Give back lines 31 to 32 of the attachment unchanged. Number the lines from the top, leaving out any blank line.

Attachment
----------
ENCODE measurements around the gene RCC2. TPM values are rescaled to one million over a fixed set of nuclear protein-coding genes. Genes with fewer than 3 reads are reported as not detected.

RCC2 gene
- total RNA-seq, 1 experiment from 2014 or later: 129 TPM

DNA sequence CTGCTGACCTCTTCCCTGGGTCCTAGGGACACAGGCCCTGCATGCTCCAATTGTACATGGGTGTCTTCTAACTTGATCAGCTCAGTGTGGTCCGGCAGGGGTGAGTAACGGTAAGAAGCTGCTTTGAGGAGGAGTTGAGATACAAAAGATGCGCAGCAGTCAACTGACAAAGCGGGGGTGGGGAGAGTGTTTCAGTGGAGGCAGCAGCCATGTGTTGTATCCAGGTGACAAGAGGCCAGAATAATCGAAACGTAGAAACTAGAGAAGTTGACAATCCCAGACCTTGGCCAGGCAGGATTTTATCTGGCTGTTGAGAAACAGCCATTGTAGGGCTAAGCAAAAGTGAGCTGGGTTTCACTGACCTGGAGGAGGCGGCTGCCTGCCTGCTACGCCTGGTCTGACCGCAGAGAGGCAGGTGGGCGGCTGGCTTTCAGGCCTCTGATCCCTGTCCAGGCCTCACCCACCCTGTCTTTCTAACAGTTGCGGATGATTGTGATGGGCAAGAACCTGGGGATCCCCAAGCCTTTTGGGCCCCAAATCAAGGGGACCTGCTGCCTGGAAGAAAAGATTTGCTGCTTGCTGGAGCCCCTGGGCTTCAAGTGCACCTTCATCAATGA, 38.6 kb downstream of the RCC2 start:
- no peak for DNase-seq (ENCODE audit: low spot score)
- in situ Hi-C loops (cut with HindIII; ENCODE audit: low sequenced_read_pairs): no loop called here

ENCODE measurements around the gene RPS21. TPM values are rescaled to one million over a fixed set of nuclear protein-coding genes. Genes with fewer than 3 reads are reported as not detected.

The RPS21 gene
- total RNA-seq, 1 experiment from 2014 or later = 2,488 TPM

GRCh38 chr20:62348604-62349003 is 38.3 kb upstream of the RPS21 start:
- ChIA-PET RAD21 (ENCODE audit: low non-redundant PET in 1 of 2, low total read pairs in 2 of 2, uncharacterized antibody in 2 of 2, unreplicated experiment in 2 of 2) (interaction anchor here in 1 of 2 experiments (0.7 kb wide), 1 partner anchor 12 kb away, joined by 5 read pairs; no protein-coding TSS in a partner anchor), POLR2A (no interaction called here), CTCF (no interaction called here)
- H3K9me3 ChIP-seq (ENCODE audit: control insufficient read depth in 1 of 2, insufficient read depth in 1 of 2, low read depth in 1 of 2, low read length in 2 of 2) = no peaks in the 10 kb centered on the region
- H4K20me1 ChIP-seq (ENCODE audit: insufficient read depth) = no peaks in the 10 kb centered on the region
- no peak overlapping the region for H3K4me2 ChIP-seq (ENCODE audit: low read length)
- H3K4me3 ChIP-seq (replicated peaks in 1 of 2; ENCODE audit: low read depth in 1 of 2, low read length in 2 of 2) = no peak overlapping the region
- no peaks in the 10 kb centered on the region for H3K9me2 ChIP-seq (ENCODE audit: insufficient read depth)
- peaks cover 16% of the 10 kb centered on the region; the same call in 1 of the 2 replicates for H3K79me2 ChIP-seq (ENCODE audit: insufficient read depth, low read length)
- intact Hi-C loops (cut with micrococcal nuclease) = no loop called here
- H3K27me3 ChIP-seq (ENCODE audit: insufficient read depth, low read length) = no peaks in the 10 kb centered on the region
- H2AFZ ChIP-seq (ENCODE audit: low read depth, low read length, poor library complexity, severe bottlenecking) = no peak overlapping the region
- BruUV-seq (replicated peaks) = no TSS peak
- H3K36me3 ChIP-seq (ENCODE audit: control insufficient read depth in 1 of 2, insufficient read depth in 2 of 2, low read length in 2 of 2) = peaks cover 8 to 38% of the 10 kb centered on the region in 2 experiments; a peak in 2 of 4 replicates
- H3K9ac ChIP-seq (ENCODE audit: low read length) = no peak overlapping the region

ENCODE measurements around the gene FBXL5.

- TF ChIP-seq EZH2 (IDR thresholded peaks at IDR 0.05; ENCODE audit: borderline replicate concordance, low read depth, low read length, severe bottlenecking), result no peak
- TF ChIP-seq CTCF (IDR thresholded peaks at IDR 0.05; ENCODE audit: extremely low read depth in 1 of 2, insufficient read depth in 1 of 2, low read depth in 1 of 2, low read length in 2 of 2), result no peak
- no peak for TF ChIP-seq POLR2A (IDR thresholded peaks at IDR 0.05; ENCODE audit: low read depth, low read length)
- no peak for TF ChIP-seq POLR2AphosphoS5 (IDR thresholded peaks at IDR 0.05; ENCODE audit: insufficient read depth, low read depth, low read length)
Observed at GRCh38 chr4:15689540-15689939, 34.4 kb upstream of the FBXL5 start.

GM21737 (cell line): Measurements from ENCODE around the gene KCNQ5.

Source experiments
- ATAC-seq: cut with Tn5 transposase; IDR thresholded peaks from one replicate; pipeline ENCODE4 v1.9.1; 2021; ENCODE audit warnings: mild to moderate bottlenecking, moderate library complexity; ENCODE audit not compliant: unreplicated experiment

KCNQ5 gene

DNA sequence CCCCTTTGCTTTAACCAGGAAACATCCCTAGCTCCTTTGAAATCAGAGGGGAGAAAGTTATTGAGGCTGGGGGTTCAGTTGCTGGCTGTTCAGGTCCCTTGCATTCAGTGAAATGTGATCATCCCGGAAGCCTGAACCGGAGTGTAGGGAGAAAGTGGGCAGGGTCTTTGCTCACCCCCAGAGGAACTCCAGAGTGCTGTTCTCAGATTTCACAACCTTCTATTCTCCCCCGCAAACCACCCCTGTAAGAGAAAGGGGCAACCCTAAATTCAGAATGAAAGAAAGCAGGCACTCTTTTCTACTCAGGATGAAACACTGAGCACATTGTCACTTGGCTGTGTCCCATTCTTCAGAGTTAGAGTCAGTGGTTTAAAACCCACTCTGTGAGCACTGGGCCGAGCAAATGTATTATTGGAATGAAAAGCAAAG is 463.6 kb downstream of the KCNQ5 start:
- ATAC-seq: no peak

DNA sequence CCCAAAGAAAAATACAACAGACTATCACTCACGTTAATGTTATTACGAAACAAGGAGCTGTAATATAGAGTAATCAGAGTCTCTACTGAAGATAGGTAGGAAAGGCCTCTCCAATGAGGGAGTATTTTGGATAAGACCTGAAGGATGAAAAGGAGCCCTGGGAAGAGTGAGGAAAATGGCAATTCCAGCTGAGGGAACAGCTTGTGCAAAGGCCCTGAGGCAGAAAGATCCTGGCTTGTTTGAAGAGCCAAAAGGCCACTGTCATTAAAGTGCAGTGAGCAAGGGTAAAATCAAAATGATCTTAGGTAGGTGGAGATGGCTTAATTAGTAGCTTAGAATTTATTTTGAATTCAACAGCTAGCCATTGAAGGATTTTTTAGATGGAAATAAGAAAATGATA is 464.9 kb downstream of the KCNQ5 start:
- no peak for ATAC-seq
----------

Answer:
Source experiments
- ATAC-seq: cut with Tn5 transposase; IDR thresholded peaks from one replicate; pipeline ENCODE4 v1.9.1; 2021; ENCODE audit warnings: mild to moderate bottlenecking, moderate library complexity; ENCODE audit not compliant: unreplicated experiment